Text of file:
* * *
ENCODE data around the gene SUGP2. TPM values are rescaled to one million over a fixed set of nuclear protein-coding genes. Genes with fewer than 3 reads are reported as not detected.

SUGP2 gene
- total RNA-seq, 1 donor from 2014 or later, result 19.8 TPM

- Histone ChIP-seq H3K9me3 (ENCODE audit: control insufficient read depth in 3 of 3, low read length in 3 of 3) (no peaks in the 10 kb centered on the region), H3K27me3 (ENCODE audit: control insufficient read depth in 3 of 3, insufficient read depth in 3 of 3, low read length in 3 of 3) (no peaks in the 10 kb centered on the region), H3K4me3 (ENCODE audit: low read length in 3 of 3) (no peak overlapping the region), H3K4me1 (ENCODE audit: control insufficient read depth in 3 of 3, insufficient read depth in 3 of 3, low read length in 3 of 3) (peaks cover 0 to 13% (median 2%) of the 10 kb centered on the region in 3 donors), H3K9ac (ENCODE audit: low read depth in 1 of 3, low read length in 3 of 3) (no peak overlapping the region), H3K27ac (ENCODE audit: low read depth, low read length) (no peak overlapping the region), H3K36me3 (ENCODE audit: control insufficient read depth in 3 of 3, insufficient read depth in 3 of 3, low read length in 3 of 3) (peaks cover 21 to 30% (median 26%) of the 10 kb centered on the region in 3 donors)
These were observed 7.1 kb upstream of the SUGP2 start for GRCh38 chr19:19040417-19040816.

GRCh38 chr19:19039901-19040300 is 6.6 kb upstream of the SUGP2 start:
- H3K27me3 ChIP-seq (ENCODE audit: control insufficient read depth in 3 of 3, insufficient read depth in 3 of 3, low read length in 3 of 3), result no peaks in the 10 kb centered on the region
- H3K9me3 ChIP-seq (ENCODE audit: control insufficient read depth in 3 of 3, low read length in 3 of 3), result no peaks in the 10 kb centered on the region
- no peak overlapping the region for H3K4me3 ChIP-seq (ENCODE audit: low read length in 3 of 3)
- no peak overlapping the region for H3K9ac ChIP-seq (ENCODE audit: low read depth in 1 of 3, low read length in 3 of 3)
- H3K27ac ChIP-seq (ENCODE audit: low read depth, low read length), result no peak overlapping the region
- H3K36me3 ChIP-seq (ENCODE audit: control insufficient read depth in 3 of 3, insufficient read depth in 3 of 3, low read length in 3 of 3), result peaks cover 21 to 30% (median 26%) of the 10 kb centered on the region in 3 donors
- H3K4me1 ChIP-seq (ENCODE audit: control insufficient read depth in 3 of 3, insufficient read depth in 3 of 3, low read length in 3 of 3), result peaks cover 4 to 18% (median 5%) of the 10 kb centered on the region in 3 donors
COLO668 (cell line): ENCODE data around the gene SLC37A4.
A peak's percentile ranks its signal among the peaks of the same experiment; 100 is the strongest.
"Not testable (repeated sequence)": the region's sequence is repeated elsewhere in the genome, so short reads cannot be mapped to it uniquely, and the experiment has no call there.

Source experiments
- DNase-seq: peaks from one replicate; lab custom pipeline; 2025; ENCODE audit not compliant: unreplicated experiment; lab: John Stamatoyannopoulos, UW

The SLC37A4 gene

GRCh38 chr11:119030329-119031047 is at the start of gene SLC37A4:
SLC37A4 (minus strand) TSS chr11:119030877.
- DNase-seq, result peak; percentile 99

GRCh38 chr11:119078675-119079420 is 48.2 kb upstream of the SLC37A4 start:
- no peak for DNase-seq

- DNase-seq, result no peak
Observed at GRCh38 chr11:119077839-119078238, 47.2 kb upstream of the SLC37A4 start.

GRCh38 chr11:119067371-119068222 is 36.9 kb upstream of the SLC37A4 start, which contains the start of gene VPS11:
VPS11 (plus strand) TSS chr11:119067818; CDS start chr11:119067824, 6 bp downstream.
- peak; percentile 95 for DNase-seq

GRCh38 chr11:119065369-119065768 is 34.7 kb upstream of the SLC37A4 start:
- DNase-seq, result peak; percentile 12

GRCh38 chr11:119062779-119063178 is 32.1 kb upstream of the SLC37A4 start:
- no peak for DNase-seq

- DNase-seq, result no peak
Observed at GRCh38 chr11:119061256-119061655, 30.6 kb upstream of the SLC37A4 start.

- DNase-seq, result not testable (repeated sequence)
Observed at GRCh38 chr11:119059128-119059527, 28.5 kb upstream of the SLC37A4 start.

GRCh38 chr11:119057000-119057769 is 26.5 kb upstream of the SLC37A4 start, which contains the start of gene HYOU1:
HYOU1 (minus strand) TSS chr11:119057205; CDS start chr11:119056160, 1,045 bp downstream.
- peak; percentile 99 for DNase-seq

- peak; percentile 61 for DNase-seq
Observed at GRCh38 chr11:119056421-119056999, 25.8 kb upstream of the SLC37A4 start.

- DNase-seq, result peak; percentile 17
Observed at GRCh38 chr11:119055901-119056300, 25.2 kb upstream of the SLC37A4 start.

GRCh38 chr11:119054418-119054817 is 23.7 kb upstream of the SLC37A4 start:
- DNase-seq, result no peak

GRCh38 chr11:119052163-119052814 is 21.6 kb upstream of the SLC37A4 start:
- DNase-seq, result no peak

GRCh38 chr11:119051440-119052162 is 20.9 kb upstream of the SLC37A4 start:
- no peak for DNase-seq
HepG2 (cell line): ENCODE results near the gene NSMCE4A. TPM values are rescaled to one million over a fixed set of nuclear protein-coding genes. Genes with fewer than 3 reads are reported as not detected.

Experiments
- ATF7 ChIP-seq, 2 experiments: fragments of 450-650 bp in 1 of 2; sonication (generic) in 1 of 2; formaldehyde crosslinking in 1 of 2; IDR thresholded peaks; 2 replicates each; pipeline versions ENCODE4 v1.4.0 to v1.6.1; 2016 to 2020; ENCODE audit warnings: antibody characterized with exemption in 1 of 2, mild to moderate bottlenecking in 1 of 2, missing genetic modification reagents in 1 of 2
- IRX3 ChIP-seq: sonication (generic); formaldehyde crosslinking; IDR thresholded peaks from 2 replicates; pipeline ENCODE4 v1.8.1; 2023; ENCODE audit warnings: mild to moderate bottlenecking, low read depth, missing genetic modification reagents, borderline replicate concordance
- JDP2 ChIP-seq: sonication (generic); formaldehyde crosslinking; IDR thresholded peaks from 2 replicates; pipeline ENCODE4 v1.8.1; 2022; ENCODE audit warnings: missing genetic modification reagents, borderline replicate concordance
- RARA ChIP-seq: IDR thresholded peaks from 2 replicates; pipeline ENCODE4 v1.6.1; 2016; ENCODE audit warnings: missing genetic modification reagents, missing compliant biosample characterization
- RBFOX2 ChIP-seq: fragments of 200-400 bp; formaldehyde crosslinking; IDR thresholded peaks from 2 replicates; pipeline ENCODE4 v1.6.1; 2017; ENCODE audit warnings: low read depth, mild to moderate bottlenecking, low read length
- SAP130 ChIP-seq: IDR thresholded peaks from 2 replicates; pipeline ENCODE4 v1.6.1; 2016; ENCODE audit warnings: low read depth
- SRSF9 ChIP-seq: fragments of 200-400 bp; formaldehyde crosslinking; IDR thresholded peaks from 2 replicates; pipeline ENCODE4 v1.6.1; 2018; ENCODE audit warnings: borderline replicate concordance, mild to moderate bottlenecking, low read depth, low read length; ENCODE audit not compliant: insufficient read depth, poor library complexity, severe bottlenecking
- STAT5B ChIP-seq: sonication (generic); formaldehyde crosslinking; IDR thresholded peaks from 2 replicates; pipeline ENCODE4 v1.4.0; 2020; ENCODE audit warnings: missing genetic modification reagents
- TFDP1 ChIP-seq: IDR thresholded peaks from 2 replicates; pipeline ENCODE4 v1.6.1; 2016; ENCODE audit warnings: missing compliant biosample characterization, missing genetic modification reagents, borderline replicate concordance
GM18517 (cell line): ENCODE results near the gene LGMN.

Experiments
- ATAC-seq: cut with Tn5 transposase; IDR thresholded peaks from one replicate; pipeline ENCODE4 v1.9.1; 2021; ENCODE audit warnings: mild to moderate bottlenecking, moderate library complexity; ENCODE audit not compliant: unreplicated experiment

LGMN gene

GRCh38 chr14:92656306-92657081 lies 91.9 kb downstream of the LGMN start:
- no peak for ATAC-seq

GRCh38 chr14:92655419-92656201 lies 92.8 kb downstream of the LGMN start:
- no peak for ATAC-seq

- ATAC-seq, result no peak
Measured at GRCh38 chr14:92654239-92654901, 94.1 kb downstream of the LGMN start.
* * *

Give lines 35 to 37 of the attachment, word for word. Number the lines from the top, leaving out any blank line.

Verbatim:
Observed at GRCh38 chr11:119061256-119061655, 30.6 kb upstream of the SLC37A4 start.

- DNase-seq, result not testable (repeated sequence)
Observed at GRCh38 chr11:119059128-119059527, 28.5 kb upstream of the SLC37A4 start.